Ever heard the expression “Two’s company, three’s a crowd”? How about “too many cooks in the kitchen”? Amusing aphorisms aside, the composition of your business’s executive team is an understated element in your business’s success. Too many executives try to do it all — or, they bring on so many advisors and directors that no one can agree on a path to move forward.
Whether it’s a small business that hums along with just a couple of people or a large corporation with an organizational chart that resembles a skyscraper, knowing how to streamline your resources is crucial to your business’s well-being. Let’s take a look at some common pitfalls in executive leadership and how to fix them.
Not Delegating Tasks
The higher you are in your business, the more stuff lands on your desk. It can quickly become crippling if you feel compelled to handle it all. That’s why delegation is a crucial tool in any executive’s arsenal. The role of an executive is to provide vision, leadership, and strategy to a business. Without that, the business will get off track and ultimately fail. Consider delegation the best thing you can do to keep your business afloat so that you can focus on doing what only you can do.
While you don’t want to constantly be at odds with your fellow leaders, you also don’t want to fall into a pattern that’s devoid of creativity. Every business needs innovation to stay competitive, and if your team tends to be set in its ways and all in agreement, that could present a problem. Consider how your organization is structured. Is there diversity across each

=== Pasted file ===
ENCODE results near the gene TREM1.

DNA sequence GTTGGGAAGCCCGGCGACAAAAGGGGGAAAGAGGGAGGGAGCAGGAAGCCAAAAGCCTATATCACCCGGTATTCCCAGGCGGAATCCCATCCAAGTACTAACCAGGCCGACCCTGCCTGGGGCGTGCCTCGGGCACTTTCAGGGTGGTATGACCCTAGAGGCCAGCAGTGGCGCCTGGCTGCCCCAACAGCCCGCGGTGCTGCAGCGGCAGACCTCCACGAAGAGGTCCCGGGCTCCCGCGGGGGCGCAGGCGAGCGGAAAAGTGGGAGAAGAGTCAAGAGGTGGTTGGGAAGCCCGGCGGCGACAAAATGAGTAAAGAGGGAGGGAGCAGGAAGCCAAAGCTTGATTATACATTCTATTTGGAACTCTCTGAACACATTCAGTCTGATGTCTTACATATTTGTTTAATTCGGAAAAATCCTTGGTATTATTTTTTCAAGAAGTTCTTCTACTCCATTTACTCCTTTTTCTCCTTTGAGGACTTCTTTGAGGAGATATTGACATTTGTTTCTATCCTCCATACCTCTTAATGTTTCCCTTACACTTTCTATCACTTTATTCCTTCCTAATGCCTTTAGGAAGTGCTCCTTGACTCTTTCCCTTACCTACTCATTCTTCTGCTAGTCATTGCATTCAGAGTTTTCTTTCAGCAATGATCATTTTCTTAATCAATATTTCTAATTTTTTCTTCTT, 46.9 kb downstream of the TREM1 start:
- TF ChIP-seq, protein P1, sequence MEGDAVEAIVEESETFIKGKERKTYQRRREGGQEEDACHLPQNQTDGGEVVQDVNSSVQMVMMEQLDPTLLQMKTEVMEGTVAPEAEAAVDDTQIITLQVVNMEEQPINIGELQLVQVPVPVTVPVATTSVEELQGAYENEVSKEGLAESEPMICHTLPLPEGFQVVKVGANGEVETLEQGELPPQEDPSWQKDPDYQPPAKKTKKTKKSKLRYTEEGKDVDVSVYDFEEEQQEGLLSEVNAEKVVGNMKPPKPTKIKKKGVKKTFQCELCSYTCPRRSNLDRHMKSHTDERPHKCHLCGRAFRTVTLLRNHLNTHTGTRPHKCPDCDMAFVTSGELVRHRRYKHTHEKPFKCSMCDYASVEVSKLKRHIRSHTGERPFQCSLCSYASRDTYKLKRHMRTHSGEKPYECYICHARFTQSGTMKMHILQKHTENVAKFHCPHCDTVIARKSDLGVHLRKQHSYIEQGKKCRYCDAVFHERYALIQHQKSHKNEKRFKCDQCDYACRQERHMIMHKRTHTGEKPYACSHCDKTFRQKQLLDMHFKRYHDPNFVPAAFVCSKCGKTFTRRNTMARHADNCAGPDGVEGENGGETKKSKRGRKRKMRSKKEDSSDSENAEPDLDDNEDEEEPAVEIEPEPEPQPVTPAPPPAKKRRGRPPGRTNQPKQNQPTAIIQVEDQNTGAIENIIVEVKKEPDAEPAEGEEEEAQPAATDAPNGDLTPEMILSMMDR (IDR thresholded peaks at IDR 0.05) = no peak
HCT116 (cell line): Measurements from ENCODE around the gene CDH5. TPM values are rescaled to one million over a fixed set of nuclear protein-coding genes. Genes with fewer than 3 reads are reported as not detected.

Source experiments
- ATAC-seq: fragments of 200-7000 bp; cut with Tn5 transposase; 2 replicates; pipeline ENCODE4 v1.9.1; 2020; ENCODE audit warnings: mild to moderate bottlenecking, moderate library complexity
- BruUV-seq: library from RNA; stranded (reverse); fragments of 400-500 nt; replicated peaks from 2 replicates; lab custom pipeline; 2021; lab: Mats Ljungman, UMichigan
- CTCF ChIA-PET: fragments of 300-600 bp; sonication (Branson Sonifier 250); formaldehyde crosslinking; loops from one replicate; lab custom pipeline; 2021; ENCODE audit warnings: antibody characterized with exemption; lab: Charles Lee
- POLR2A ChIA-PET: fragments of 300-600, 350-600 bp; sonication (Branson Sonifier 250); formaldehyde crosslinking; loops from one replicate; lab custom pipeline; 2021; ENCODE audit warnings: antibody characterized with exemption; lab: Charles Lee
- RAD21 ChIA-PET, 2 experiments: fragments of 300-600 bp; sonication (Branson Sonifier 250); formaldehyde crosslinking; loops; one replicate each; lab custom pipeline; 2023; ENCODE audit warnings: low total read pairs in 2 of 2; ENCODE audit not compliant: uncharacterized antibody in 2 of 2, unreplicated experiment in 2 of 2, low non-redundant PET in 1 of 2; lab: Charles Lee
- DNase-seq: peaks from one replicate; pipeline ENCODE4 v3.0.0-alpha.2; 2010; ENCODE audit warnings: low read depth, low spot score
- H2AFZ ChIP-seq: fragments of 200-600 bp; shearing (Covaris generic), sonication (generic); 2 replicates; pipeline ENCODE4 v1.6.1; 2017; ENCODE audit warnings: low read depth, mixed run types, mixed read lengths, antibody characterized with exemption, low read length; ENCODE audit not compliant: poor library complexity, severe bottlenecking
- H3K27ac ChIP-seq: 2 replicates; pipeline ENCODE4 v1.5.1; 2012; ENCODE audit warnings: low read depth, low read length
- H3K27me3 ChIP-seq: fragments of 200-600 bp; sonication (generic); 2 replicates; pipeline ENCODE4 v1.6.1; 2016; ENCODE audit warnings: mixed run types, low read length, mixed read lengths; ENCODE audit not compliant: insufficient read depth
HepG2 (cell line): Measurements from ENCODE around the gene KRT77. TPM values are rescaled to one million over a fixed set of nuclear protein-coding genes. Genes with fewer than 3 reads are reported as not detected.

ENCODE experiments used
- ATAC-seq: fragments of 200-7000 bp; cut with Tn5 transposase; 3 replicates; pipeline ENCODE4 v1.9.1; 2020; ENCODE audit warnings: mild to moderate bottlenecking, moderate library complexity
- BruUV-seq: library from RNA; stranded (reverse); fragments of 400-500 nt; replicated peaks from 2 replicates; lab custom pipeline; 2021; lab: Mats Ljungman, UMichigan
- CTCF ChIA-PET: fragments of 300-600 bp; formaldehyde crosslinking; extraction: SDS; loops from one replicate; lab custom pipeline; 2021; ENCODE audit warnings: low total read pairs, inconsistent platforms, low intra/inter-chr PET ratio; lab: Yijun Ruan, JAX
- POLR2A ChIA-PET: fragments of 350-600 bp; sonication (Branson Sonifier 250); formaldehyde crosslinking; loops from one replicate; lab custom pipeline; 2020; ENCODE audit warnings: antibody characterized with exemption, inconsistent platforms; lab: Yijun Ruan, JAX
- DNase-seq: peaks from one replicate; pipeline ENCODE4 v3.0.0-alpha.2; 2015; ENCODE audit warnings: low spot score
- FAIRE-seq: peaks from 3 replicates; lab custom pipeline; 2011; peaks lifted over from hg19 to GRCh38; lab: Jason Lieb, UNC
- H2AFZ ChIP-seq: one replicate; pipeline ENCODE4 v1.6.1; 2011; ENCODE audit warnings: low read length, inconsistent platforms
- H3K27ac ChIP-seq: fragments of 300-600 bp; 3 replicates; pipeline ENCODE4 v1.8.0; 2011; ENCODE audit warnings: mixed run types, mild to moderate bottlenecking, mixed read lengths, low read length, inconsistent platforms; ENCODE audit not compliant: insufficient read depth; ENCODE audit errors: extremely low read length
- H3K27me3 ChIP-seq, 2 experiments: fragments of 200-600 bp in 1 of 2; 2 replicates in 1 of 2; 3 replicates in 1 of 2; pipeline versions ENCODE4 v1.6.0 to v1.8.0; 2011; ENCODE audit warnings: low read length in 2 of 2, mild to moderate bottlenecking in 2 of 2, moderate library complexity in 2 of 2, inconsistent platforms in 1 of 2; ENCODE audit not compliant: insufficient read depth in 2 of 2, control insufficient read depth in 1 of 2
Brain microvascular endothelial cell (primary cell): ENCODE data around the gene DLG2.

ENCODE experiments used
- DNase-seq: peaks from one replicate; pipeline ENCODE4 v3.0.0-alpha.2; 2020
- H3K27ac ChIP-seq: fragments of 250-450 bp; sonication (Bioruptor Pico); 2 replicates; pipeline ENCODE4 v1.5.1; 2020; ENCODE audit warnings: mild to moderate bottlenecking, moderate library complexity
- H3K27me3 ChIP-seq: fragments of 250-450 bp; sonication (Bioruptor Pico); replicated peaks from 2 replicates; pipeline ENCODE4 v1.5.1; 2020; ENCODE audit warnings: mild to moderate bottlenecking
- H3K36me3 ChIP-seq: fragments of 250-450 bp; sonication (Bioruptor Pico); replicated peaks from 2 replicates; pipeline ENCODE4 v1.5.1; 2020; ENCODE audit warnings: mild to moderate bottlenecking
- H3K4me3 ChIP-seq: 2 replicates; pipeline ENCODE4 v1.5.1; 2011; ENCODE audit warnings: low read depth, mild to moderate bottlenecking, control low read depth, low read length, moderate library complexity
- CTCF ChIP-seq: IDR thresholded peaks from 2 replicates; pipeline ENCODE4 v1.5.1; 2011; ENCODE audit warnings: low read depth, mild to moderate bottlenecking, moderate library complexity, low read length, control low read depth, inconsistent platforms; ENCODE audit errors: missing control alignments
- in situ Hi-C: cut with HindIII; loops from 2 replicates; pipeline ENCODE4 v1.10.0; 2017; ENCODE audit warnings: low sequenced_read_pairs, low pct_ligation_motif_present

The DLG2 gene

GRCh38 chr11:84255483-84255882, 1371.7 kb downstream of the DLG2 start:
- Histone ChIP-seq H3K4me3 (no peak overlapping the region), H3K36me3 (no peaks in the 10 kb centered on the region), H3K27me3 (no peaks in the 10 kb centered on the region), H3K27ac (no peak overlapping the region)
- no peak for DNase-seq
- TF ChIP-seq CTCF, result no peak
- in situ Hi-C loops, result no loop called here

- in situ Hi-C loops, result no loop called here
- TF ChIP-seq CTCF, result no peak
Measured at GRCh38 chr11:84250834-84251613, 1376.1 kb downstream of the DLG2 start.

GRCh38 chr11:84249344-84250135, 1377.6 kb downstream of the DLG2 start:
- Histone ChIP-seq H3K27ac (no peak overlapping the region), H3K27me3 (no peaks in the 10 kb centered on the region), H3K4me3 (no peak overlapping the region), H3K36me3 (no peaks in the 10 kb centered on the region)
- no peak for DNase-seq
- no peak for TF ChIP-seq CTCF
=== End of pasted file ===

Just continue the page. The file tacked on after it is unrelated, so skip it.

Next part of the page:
level of the org chart, or are all your directors the same type of leader? sometimes, consistency can be a downfall, and a bit of provocative dialogue among your leaders can be a gamechanger.
No Big-Picture Thinker
Many business people tend to be details-driven and passionate, especially if they’ve been in the company for awhile. It’s all too easy to get one’s head stuck in the weeds, unable to take a bird’s eye view. This is especially a problem for overachievers and perfectionists who want to get everything just right.
With a lack of big-picture ideation comes a lack of strategy, and your business will end up being pulled along by the current rather than making waves. It’s important to place big-thinkers at critical junctures in your organization. Even if they’re a bit “pie-in-the-sky,” they can provide perspectives that other people might not achieve as readily.
Too Much Collaboration
Collaboration is certainly beneficial to any business, but like all good things, it’s best in moderation. Opening up projects to massive focus groups and panels often backfire. When you have so many voices giving input, it can be challenging to find a way forward. It’s important to cultivate ownership among people at strategic points in your organization.
Sometimes, limiting accountability and decision-making to select leaders or team members works better than a super-democratic free-for-all. Don’t be afraid to draw lines in the sand to help your team be more productive.
Keeping It All In-House
These days, most businesses need ample room to scale up. We’re serving an ever more globalized audience and constantly innovating new solutions. And as every business owner needs, to maximize profits, you need to minimize the resources you spend.
With that in mind, why do so many business owners insist on keeping all projects in-house? This approach often means that team members have to wear multiple hats, executives can’t focus on strategy and leadership, and everyone is overworked — which is good for neither productivity nor profits. Smart executives outsource as much as they can to freelancers, agencies, or crowdsourced design providers, who often can bring a highly skilled and therefore cost-effective approach to the task.
In short, the best executives treat their business like a ship: everyone has their roles and no one is confused about who is in charge of what. There is a healthy mix of different mindsets and skillsets, so when a problem emerges, there is always someone who can offer a solution.
Each part of the organization works together rather than stumbling into each other’s wheelhouses. To successfully run a business, one must know how and when to draw the lines and place talented people where they can do the most good.